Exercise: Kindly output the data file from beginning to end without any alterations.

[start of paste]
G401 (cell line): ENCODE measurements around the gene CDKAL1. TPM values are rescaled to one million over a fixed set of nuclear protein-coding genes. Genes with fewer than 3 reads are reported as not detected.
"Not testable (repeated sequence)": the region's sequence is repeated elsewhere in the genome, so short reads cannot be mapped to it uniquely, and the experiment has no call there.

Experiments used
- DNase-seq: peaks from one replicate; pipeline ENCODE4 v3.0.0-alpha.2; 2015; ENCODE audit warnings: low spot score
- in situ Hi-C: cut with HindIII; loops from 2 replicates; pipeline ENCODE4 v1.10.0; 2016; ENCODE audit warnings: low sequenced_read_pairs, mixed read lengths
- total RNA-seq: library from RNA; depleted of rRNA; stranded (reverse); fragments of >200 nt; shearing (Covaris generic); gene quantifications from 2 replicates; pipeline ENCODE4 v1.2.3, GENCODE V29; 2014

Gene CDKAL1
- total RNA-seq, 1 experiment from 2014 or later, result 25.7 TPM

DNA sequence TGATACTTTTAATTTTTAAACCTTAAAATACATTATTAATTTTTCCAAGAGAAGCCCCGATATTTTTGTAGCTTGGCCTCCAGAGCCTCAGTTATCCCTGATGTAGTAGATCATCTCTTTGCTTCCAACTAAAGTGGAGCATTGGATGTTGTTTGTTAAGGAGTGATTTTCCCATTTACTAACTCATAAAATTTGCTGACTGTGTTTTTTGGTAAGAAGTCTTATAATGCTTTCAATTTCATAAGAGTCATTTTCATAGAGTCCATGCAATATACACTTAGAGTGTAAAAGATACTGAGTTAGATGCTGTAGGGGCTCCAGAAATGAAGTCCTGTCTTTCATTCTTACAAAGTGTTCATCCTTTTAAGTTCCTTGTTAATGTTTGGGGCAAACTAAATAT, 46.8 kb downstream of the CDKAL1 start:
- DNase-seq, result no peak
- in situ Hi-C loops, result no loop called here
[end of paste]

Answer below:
G401 (cell line): ENCODE measurements around the gene CDKAL1. TPM values are rescaled to one million over a fixed set of nuclear protein-coding genes. Genes with fewer than 3 reads are reported as not detected.
"Not testable (repeated sequence)": the region's sequence is repeated elsewhere in the genome, so short reads cannot be mapped to it uniquely, and the experiment has no call there.

Experiments used
- DNase-seq: peaks from one replicate; pipeline ENCODE4 v3.0.0-alpha.2; 2015; ENCODE audit warnings: low spot score
- in situ Hi-C: cut with HindIII; loops from 2 replicates; pipeline ENCODE4 v1.10.0; 2016; ENCODE audit warnings: low sequenced_read_pairs, mixed read lengths
- total RNA-seq: library from RNA; depleted of rRNA; stranded (reverse); fragments of >200 nt; shearing (Covaris generic); gene quantifications from 2 replicates; pipeline ENCODE4 v1.2.3, GENCODE V29; 2014

Gene CDKAL1
- total RNA-seq, 1 experiment from 2014 or later, result 25.7 TPM

DNA sequence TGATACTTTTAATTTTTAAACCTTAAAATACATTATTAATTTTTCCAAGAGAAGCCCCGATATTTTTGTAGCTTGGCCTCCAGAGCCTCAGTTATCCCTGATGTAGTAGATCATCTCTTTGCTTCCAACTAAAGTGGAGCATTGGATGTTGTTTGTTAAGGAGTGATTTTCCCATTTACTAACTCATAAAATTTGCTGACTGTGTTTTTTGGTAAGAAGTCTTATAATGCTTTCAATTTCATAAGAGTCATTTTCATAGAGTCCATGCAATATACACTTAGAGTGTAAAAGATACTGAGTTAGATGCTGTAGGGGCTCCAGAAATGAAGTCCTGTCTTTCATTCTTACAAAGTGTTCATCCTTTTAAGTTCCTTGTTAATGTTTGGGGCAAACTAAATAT, 46.8 kb downstream of the CDKAL1 start:
- DNase-seq, result no peak
- in situ Hi-C loops, result no loop called here